- Spurs bench, 51 points. Thunder bench, five.
- All five points from OKC’s second unit came from Derek Fisher.
- Durant, Westbrook, Ibaka and Jackson scored 107 of the Thunder’s 112. They took 74 of the team’s 82 total shots. In the first half, they scored all 49 of the Thunder’s points.
- Durant played all but one minutes and 12 seconds.
- Durant on what the team needs to do for the next step: “Just to be honest, I haven’t really thought about that right now. It’s hard to say. Just reflect on the season, a great season. You know, losing like this is definitely tough, but I really don’t know. Just get better individually, I guess. But it’s just tough losing like this, man. There’s not much more I can say.”
- You do have to wonder what this series may have looked like had Ibaka not missed the first two games. Maybe it’s the same outcome, but who knows. It would just be nice to see a complete Thunder team play throughout a postseason.
- Caron Butler was benched tonight. Jeremy Lamb moved ahead of him. And naturally, a large number of hindsighters were yelling about that choice.
- Reggie Jackson played a nice game — 21 points on 8-16 shooting, but he had a hard time staying involved in the second half.
- Perk on the season: “We had great development from the young guys. KD got the MVP and that was great, but we still fell short of what we wanted to accomplish as a team. It was a great season. It was a good season.”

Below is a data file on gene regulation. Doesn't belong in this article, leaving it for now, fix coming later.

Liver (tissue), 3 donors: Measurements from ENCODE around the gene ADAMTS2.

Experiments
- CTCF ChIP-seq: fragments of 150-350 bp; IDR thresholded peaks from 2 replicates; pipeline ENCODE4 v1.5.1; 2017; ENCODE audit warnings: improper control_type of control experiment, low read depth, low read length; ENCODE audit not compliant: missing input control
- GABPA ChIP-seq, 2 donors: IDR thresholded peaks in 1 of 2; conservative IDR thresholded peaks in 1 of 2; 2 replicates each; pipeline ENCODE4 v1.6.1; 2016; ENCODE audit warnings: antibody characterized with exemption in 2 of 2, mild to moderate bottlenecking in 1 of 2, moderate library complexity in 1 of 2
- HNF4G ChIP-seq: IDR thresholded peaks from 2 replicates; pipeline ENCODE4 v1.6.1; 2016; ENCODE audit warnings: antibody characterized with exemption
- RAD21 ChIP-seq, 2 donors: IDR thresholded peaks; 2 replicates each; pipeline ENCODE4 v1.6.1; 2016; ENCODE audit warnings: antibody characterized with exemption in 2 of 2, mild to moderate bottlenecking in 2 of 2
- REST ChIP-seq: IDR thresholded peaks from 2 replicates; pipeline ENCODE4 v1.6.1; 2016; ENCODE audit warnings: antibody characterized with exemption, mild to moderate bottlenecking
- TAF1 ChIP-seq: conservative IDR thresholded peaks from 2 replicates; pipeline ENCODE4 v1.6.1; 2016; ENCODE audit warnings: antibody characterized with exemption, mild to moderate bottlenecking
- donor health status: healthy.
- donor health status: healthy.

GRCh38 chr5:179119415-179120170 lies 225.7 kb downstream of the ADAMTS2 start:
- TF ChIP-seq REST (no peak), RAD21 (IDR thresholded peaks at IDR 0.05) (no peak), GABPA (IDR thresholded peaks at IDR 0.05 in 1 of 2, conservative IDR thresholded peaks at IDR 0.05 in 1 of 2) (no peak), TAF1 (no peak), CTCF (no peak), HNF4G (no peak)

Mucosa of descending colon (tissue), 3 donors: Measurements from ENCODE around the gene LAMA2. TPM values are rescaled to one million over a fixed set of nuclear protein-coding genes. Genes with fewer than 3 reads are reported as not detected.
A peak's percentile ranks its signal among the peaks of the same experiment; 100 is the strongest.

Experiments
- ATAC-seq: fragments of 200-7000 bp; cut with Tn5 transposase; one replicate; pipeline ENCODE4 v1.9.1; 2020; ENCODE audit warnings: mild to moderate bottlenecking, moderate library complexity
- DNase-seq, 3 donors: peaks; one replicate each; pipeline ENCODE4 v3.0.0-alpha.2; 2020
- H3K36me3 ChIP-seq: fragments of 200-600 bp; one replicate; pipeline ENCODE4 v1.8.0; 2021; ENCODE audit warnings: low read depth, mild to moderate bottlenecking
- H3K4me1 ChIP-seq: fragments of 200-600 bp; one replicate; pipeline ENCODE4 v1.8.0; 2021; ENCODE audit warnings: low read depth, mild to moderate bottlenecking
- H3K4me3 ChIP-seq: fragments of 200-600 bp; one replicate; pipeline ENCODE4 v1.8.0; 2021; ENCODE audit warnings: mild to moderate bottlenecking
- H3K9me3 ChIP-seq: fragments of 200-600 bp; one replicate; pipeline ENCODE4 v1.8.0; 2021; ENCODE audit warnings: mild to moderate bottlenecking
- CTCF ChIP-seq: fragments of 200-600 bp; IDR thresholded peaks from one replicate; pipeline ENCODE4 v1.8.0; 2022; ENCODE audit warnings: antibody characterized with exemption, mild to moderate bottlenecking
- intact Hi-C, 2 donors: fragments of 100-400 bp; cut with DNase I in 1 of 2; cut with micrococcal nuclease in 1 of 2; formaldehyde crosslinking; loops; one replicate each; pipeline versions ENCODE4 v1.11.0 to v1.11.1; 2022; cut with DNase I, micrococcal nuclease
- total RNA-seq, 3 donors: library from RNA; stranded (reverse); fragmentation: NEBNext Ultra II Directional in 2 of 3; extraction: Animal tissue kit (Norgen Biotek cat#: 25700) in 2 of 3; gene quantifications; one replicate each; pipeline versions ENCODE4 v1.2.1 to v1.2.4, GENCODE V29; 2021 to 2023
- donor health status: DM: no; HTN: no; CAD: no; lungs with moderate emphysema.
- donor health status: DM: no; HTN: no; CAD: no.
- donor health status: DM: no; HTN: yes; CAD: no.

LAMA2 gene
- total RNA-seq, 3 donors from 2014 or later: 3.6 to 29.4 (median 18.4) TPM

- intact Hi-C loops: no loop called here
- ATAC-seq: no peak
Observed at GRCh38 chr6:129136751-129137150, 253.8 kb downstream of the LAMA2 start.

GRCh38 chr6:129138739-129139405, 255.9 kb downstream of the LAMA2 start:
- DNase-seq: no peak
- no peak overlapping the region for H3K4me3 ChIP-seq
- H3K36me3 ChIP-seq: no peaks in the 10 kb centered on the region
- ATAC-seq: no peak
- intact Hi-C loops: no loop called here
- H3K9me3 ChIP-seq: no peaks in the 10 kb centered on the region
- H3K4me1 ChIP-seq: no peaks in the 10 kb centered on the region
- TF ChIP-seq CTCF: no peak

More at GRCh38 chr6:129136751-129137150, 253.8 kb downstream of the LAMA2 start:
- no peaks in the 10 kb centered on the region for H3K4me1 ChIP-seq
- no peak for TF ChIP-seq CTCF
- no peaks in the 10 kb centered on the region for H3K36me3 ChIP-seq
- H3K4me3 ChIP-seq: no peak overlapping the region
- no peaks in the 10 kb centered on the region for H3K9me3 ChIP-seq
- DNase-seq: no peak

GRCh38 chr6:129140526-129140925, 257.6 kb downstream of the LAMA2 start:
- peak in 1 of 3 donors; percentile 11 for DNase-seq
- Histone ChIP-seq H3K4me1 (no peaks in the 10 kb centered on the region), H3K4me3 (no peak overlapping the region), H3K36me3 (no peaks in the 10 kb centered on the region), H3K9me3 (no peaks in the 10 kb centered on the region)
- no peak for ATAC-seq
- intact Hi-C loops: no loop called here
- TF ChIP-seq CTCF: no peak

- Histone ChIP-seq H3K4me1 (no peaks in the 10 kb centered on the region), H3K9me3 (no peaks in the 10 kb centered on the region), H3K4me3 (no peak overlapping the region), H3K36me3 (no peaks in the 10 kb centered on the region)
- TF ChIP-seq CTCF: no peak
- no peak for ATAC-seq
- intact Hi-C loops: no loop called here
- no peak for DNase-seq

- Westbrook and Durant each turned it over seven times. In the fourth quarter, Westbrook had critical turnovers on back-to-back possessions. Durant seemed like he couldn’t even dribble at times.
- Durant’s third quarter: Five points, five turnovers.
- Huge swing in the game was Westbrook picking up his fourth foul in the third quarter on an iffy charge call. Here’s all you need to know: In a five-point loss, he was a +11. The Thunder just weren’t themselves without him on the floor.
- Losing is what it is, and there are reasons it happened, and people to blame. But in that kind of game, it’s the little things that do it. Durant had a straightaway 3 with 90 seconds left that would’ve put the Thunder up four, maybe sealing it. Again, Leonard’s block on Westbrook kept the Spurs up one with 43 seconds left. The foul on Ibaka for pushing Duncan with 1:23 left. Duncan’s baseline shot rolling in somehow. The small stuff is what does it. We all want to look at the big picture things like Brooks’ rotation choices or personnel — and yes, that stuff definitely matters — but within the game itself, it’s those little things that really decide it.
- A critical call that went against the Thunder that might’ve made things much different was Ibaka’s push on Duncan with 1:23 left. And the whistle came way late which made it worse.
- Ibaka got away with a blatant goaltend late in regulation that was made up for by a vicious moving screen by Duncan on Ginobili’s 3.
- I’m pretty firmly on record as pro Sandi Patty, but her national anthem tonight was a bit much.
- Shouts out to the Spurs. To go from the heartbreak of last year’s Finals to returning again this season is something else.
- OK, so what will the Thunder’s offseason look like? Two first round picks to use, and a little bit of money to spend. Thabo Sefolosha is an unrestricted free agent, and Derek Fisher is likely to retire.
- Thanks everyone for reading this season. Onward.